September 27, 2010
OAKLAND, Calif., September 27, 2010The Independent Institute announces the winners of its 2010 Sir John M. Templeton Fellowships Essay Contest! Four college students and one untenured college professor will receive a total of $16,000 in prize money for their outstanding submissions.
Contestants were asked to consider the following quotation from 19th century French economist Frederic Bastiat:
Everyone wants to live at the expense of the state. They forget the state wants to live at the expense of everyone.
. . . And address the following question:
Assuming Bastiat is correct, what ideas or reforms could be developed that would make people better aware that government wants to live at their expense?
This years winners thought long and hard about a problem often considered intractablenamely, the problem of government predation over the citizenry, said Carl Close, Academic Affairs Director of the Independent Institute. Fortunately, with their insights and eloquence, this years contest winners give us hope that the upcoming generation of thinkers will continue to fight the good fight for liberty and dignity.
First Prize and a $10,000 grant in the junior faculty division for untenured college teachers (under 36 years of age) went to Evgeniy Gentchev for his essay, Making the Case: Effectively Advocating an Old Idea in Modern Times. An associate professor of strategy and international business at Northwood University in Cedar Hill, Texas, Mr. Gentchev is also a contributing author of In Defense of Capitalism and co-editor of When We Are Free. He immigrated to the United States from Bulgaria in the early 1990s after witnessing the failure of communism.
In the college student division, First Prize and a $2,500 grant was awarded to Chen Sheng (Wesleyan College) for her essay, Grassroots Associations, Popular Literature, Future Interests, and Limited Government; Ms. Chen is a senior majoring in economics and international relations.
Second Prize in the student division, with a $1,500 grant, was awarded to Mats Ekman (Stockholm University) for his essay, Some Economics of Advocacy and Government Competition; Third Prize and a $1,000 grant was awarded to two people: Alicia Constant (Patrick Henry College) for A Matter of Incentives: Public Choice and the Great Fiction; and George Hawley (University of Houston) for Leviathans Greatest Deception: Exposing the False Promise of Life at the Expense of the State.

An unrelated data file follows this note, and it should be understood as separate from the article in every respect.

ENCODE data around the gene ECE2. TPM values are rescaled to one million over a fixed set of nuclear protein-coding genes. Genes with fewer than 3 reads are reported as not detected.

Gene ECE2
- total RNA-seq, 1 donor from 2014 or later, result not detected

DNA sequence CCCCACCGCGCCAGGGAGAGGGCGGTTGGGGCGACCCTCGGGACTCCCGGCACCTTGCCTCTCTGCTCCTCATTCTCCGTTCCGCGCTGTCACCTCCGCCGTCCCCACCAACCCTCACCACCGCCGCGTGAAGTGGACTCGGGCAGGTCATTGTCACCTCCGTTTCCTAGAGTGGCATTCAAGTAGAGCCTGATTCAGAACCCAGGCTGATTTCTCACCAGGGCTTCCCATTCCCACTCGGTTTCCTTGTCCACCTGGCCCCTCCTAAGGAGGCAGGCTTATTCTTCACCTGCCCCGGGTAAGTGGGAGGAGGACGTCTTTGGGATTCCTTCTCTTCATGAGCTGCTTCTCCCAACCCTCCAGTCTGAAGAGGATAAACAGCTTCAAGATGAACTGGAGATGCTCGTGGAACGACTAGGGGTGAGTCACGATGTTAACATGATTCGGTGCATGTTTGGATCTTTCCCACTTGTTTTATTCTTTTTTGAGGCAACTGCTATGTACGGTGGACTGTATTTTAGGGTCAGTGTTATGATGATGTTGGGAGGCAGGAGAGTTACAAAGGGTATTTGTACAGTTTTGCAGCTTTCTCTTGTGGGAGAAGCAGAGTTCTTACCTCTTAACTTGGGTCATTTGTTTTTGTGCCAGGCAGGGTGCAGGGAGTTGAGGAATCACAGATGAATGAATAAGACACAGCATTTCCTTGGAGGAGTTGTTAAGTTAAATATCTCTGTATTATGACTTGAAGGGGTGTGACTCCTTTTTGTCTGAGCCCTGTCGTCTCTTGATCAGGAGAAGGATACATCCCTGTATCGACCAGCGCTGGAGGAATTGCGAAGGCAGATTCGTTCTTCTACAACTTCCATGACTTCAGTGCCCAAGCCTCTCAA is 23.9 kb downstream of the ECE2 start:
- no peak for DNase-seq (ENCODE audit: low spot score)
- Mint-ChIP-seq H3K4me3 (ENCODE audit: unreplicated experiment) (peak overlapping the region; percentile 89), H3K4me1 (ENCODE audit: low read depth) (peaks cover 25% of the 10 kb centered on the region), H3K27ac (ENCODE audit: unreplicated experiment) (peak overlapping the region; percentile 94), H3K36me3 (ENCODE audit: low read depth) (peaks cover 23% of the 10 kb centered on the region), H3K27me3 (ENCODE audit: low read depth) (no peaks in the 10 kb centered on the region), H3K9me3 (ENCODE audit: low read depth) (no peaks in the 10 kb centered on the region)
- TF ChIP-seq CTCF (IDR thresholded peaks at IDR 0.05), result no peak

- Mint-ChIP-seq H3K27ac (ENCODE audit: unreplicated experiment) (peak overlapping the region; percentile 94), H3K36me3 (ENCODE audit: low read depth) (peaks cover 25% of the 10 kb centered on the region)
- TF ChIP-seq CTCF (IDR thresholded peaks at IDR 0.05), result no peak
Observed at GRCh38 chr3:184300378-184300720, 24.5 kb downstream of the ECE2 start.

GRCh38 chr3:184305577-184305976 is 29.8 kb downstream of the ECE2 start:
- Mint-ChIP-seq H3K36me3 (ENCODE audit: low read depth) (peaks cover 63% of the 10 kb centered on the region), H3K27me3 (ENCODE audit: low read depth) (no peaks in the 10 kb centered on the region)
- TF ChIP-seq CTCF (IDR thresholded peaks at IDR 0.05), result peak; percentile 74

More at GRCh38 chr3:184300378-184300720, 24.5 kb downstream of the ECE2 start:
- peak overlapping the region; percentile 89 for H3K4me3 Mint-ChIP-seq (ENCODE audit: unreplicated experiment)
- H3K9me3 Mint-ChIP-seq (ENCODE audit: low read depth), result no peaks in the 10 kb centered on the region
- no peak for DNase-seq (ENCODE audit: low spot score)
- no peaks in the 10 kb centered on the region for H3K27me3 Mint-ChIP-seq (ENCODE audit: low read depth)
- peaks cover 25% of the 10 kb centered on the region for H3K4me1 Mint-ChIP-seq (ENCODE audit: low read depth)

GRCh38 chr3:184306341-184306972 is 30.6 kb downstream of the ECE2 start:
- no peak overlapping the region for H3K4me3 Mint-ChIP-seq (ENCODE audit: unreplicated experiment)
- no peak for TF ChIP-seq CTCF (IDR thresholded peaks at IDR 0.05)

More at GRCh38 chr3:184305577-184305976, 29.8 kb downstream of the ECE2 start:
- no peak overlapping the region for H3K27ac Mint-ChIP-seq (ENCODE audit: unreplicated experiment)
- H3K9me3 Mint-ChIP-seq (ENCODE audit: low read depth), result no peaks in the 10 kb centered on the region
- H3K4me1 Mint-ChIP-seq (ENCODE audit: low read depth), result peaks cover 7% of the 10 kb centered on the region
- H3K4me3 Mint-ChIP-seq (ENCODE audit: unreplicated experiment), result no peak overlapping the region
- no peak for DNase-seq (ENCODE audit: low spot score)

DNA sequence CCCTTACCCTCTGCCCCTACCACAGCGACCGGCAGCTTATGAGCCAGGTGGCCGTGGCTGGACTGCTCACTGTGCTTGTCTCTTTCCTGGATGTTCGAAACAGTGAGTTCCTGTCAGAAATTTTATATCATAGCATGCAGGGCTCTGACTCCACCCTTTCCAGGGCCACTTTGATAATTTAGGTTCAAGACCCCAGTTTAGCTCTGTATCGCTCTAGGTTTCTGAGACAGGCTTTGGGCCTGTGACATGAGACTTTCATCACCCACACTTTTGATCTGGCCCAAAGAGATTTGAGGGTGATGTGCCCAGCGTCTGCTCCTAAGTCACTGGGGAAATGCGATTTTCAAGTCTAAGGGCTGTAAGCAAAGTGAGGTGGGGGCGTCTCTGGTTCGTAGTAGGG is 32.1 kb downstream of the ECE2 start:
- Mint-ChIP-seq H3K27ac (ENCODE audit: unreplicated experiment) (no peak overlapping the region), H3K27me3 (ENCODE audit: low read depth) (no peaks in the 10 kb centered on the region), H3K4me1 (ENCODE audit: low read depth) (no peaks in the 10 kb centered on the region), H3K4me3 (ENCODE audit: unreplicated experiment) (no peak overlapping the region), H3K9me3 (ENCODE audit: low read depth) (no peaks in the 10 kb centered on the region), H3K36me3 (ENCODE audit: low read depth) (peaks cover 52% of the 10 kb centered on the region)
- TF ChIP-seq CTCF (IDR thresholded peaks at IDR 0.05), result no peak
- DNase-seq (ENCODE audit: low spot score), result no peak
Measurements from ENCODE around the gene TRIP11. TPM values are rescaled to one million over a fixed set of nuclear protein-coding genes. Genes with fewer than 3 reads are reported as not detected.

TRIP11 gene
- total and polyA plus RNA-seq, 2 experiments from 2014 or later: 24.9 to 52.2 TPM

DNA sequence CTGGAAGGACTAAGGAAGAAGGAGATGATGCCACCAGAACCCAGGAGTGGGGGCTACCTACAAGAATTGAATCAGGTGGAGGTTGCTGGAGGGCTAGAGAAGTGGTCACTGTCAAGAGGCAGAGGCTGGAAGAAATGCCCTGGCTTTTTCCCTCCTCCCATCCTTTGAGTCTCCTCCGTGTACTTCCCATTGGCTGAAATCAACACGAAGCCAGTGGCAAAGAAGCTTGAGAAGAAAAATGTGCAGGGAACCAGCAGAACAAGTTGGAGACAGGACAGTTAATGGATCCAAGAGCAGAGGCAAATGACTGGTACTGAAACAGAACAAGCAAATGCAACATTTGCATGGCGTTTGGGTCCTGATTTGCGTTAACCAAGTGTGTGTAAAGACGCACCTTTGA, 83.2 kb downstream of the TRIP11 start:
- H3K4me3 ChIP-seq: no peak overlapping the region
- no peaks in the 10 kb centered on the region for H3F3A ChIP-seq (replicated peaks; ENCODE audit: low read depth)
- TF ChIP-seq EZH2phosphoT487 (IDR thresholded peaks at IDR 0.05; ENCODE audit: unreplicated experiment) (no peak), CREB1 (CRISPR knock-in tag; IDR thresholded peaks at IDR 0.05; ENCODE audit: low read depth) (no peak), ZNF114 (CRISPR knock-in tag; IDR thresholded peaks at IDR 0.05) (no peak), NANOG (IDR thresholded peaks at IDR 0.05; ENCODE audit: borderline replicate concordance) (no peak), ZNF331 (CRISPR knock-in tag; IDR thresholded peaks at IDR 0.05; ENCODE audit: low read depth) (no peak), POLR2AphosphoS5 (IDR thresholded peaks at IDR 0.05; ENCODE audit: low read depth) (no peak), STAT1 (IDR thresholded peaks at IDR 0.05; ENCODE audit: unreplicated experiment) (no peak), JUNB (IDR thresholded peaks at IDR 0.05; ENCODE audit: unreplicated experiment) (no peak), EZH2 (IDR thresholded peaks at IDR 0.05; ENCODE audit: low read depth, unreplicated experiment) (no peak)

In addition to the prize money, winners in both divisions will receive assistance in getting their essays published and a two-year subscription to The Independent Review: A Journal of Political Economy. The Independent Institute will attempt to arrange for some or all of the winners to deliver their prize-winning papers at an academic conference.
The Independent Institute will also award a one-year subscription to a select number of Honorable Mentions, whose names appear on the contest website, along with those of the winners and links to the winning essays.
The 2010 contest drew applicants from Austria, Belgium, Brazil, Canada, China, Czech Republic, Dominican Republic, Ecuador, Egypt, Eritrea, Ethiopia, France, Germany, Ghana, India, Macedonia, Mexico, Nigeria, Pakistan, The Philippines, Poland, Puerto Rico, Rwanda, South Africa, South Korea, Spain, Sri Lanka, Thailand, Tunisia, Uganda, the United Kingdom, and the United States.
Administered by the Independent Institute and funded by the John Templeton Foundation, the contest encourages college students and untenured college professors around the world to study the meaning and significance of economic and personal liberty. A panel of judges reviewed each submission. This years judges were professors Jonathan Bean (Southern Illinois University), Benjamin Powell (Suffolk University), and Aeon Skoble (Bridgewater State University).
# # #